Endothelial cells (EC) lining arteries and veins have distinct molecular and functional signatures. The (epi)genetic regulatory mechanisms underlying this heterogeneity in human EC are incompletely understood. Using genome-wide microarray screening we established a specific fingerprint of freshly isolated arterial (HUAEC) and venous EC (HUVEC) from human umbilical cord comprising 64 arterial and 12 venous genes, representing distinct functions and pathways. Among the arterial genes were 8 transcription factors, including HEY2, a downstream target of Notch signaling and the current golden standard pathway for arterial EC specification. Short-term culture of HUAEC or HUVEC abrogated differential gene expression resulting in a default state. Erasure of arterial gene expression was at least in part due to loss of canonical Notch activity and HEY2 expression. Notably, nCounter analysis revealed that restoring HEY2 expression or Delta-like 4 (Dll4)-induced Notch signaling in cultured HUVEC or HUAEC only partially reinstated the arterial EC gene signature while combined overexpression of the 8 transcription factors restored this fingerprint much more robustly. Each transcription factor had a different impact on gene regulation, with some stimulating only few and others boosting a large proportion of arterial genes. Interestingly, although there was some overlap and cross-regulation, the transcription factors largely complemented each other in regulating the arterial EC gene profile. Thus, our study showed that Notch signaling determines only part of the arterial EC signature and identified additional novel and complementary transcriptional players in the complex regulation of human arteriovenous EC identity
Unraveling a novel transcription factor code determining the human arterial-specific endothelial cell signature.
Specimen partView Samples
Background: Venous hypertension is often present in advanced and in acute decompensated heart failure (HF). However, it is unclear whether high intravenous pressure can cause alterations in homeostasis by promoting inflammation and endothelial cell (EC) activation. We used an experimental model of acute, local venous hypertension to study the changes in circulating inflammatory mediators and EC phenotype that occur in response to biomechanical stress. Methods and Results: Twenty-four healthy subjects (14 men, age 352 years) were studied. Venous arm pressure was increased to ~30 mmHg above baseline level by inflating a tourniquet cuff around the dominant arm (test arm). Blood and endothelial cells (ECs) were sampled from test and control arm (lacking an inflated cuff) before and after 75 minutes of venous hypertension, using angiocatheters and endovascular wires. Magnetic beads coated with EC specific antibodies were used for EC separation; amplified mRNA was analyzed by Affymetrix HG-U133 2.0 Microarray. Plasma endothelin-1 (ET-1), interleukin-6 (IL-6), vascular cell adhesion molecule-1 (VCAM-1) and chemokine (C-X-C motif) ligand 2 (CXCL2) were significantly increased in the congested arm. 5,332 probe sets were differentially expressed in venous ECs before vs. after testing. Among the 143 probe sets that exhibited a significant absolute fold change >2, we identified several inflammatory mediators including ET-1, VCAM-1, and CXCL2. Conclusions: Acute experimental venous hypertension is sufficient to cause local increase in circulating inflammatory mediators and to activate venous ECs in healthy human subjects. Additional work is needed to determine the effect of venous hypertension in patients with established HF.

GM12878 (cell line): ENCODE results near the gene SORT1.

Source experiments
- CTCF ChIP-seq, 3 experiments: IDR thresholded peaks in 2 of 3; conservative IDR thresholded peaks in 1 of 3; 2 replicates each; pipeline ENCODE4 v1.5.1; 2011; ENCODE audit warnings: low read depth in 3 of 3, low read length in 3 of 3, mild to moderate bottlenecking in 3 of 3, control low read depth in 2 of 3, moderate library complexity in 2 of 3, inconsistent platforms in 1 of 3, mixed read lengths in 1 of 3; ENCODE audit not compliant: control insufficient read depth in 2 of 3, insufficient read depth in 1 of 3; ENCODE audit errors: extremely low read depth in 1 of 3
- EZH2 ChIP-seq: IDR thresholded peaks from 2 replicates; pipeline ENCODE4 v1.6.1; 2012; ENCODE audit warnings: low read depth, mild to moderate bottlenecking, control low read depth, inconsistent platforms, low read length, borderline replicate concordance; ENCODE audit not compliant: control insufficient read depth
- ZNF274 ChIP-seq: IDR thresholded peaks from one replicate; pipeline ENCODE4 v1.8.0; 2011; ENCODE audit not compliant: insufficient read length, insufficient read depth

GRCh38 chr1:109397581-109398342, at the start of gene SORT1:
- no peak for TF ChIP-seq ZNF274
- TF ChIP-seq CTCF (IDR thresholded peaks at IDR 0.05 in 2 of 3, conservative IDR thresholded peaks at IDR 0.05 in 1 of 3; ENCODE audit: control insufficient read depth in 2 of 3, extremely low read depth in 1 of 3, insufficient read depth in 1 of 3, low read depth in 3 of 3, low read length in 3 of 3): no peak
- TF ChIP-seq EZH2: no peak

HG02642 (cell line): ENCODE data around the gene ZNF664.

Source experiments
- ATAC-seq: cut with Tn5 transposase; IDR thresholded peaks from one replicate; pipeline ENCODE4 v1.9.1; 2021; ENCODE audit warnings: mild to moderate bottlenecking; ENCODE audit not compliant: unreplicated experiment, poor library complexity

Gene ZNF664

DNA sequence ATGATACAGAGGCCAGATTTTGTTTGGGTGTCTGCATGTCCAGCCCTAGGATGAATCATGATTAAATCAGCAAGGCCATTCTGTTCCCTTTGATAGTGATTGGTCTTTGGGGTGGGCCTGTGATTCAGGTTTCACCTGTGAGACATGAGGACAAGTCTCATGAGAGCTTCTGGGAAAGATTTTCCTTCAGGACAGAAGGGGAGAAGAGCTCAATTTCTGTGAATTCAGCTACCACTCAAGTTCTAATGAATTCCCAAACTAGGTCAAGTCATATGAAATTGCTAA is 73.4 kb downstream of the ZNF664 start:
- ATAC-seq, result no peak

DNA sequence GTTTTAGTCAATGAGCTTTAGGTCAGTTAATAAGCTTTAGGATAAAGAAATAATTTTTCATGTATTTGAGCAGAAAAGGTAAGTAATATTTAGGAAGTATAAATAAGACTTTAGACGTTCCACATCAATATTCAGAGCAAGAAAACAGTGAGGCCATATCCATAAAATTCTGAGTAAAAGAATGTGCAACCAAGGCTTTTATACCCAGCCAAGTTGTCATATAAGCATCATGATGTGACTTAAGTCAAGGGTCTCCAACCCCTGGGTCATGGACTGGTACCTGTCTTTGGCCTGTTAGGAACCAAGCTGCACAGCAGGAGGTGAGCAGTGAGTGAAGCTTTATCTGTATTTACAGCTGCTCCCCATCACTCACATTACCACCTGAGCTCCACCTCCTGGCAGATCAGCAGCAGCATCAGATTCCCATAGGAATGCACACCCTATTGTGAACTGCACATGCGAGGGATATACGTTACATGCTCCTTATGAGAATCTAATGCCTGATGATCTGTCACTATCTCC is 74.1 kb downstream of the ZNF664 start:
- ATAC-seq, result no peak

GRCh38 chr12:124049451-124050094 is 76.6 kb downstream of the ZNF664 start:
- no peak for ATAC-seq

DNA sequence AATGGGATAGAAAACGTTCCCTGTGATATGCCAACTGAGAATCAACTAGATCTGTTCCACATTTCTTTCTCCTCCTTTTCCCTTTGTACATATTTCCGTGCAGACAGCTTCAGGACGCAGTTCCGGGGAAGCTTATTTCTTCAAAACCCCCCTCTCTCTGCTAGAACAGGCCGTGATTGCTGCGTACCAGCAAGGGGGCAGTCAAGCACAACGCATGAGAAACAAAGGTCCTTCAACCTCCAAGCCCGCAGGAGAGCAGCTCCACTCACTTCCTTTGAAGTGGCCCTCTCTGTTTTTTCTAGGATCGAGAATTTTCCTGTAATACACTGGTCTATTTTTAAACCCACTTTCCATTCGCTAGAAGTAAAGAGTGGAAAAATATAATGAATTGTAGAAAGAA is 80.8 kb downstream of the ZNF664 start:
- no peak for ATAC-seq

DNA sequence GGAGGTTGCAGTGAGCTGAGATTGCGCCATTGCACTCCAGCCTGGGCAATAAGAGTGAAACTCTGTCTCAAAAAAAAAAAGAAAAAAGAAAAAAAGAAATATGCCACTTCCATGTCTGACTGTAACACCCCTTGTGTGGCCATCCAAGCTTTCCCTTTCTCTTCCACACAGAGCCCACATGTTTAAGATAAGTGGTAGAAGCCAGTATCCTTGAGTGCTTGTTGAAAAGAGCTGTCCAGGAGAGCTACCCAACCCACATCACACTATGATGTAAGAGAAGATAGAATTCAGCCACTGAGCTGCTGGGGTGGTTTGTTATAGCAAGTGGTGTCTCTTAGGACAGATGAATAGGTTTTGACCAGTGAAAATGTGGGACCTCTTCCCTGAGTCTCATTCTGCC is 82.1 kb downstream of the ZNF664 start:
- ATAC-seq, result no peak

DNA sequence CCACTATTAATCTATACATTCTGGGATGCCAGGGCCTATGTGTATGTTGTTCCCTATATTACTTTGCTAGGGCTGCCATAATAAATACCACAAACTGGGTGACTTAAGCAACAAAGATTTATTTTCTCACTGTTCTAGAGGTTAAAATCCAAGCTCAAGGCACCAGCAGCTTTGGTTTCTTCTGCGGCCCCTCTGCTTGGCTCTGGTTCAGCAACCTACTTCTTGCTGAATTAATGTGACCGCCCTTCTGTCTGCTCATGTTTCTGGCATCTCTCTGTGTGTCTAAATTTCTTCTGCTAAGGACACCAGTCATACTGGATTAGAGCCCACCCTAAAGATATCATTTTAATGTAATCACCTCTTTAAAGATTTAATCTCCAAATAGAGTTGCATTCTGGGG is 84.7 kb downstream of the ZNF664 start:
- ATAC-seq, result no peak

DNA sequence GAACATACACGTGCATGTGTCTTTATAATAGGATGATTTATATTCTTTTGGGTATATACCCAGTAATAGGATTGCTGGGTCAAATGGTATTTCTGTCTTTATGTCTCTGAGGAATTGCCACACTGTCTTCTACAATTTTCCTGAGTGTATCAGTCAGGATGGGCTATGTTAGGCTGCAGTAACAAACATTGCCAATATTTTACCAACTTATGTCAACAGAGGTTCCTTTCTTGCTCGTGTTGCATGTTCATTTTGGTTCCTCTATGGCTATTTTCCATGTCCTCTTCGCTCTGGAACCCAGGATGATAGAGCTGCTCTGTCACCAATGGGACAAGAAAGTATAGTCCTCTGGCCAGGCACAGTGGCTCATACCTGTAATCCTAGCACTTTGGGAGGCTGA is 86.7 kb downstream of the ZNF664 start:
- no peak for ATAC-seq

Peripheral venous congestion causes inflammation, neurohormonal, and endothelial cell activation.
Specimen part, Treatment, SubjectView Samples
During vertebrate retinogenesis, the precise balance between retinoblast proliferation and differentiation is spatially and temporally regulated through a number of intrinsic factors and extrinsic signaling pathways. Moreover, there are complex gene regulatory network interactions between these intrinsic factors and extrinsic pathways, which ultimately function to determine when retinoblasts exit the cell cycle and terminally differentiate. We recently uncovered a cell non-autonomous role for the intrinsic HLH factor, Id2a, in regulating retinoblast proliferation and differentiation, with Id2a-deficient retinae containing an abundance of proliferative retinoblasts and an absence of terminally differentiated retinal neurons and glia. Here, we report that Id2a function is necessary and sufficient to limit Notch pathway activity during retinogenesis. Id2a-deficient retinae possess elevated levels of Notch pathway component gene expression, while retinae overexpressing id2a possess reduced expression of Notch pathway component genes. Attenuation of Notch signaling activity by DAPT or by morpholino knockdown of Notch1a is sufficient to rescue both the proliferative and differentiation defects in Id2a-deficient retinae. In addition to regulating Notch pathway activity, through an RNA-Seq and differential gene expression analysis of Id2a-deficient retinae, we identify a number of additional intrinsic and extrinsic regulatory pathway components whose expression is regulated by Id2a. These data highlight the integral role played by Id2a in the gene regulatory network governing the transition from retinoblast proliferation to terminal differentiation during vertebrate retinogenesis. Overall design: Two biological replicates for both Id2aMM and Id2aMO samples